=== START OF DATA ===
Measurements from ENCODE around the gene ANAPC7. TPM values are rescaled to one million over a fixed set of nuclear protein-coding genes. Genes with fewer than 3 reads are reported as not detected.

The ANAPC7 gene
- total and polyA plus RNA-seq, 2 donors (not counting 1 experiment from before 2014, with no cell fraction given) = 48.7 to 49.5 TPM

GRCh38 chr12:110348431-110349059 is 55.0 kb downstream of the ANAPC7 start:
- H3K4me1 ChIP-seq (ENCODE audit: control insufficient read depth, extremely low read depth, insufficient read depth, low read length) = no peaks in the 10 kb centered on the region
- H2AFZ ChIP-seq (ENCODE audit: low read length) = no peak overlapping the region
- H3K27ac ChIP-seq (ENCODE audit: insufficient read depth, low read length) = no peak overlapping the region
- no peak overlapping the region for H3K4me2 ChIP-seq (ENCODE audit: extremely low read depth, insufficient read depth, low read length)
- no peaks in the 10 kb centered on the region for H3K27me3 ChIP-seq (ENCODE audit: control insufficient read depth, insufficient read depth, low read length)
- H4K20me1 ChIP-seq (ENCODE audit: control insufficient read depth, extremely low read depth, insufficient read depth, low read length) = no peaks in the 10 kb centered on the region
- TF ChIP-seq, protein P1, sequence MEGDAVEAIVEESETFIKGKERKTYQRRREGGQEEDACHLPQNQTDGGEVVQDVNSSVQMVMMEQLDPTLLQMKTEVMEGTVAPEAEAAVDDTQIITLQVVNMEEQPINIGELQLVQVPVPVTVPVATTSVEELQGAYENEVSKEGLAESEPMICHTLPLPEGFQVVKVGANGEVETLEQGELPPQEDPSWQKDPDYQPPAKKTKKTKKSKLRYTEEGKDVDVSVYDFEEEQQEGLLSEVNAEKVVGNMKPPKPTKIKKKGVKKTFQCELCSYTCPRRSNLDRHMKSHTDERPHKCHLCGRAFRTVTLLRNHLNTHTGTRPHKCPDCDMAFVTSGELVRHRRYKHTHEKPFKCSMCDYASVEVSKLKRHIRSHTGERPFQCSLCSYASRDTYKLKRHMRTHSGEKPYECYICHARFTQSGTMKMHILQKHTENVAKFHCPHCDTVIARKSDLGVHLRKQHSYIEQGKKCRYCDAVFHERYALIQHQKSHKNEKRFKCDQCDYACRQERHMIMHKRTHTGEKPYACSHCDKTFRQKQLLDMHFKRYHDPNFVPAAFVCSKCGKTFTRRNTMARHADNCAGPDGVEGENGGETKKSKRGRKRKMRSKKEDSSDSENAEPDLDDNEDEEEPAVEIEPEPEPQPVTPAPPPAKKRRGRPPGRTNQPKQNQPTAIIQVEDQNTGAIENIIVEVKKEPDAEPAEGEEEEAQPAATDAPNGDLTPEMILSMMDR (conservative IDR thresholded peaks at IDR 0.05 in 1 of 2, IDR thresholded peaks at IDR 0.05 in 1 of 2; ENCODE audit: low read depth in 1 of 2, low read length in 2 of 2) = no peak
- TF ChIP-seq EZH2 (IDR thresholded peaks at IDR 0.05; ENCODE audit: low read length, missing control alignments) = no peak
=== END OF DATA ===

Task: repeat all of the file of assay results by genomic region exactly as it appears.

Measurements from ENCODE around the gene ANAPC7. TPM values are rescaled to one million over a fixed set of nuclear protein-coding genes. Genes with fewer than 3 reads are reported as not detected.

The ANAPC7 gene
- total and polyA plus RNA-seq, 2 donors (not counting 1 experiment from before 2014, with no cell fraction given) = 48.7 to 49.5 TPM

GRCh38 chr12:110348431-110349059 is 55.0 kb downstream of the ANAPC7 start:
- H3K4me1 ChIP-seq (ENCODE audit: control insufficient read depth, extremely low read depth, insufficient read depth, low read length) = no peaks in the 10 kb centered on the region
- H2AFZ ChIP-seq (ENCODE audit: low read length) = no peak overlapping the region
- H3K27ac ChIP-seq (ENCODE audit: insufficient read depth, low read length) = no peak overlapping the region
- no peak overlapping the region for H3K4me2 ChIP-seq (ENCODE audit: extremely low read depth, insufficient read depth, low read length)
- no peaks in the 10 kb centered on the region for H3K27me3 ChIP-seq (ENCODE audit: control insufficient read depth, insufficient read depth, low read length)
- H4K20me1 ChIP-seq (ENCODE audit: control insufficient read depth, extremely low read depth, insufficient read depth, low read length) = no peaks in the 10 kb centered on the region
- TF ChIP-seq, protein P1, sequence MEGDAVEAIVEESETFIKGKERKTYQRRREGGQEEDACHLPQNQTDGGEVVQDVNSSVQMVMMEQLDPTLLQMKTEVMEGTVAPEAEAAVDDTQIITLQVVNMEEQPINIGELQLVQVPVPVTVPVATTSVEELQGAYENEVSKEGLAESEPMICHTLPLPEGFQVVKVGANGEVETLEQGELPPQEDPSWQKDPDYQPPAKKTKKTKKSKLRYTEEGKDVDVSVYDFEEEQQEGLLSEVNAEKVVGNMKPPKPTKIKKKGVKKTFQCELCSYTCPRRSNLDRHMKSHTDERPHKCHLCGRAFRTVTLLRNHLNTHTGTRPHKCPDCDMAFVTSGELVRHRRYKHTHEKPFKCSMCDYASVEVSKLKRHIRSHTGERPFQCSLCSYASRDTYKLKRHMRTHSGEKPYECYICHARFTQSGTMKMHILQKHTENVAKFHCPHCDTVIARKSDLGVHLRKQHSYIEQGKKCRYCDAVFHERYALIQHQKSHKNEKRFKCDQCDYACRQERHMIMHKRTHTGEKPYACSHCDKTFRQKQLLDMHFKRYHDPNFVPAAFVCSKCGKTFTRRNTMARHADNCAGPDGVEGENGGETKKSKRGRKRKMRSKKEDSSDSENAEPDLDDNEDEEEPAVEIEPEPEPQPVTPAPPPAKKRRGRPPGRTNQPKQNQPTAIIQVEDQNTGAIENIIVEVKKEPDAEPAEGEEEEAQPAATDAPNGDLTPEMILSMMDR (conservative IDR thresholded peaks at IDR 0.05 in 1 of 2, IDR thresholded peaks at IDR 0.05 in 1 of 2; ENCODE audit: low read depth in 1 of 2, low read length in 2 of 2) = no peak
- TF ChIP-seq EZH2 (IDR thresholded peaks at IDR 0.05; ENCODE audit: low read length, missing control alignments) = no peak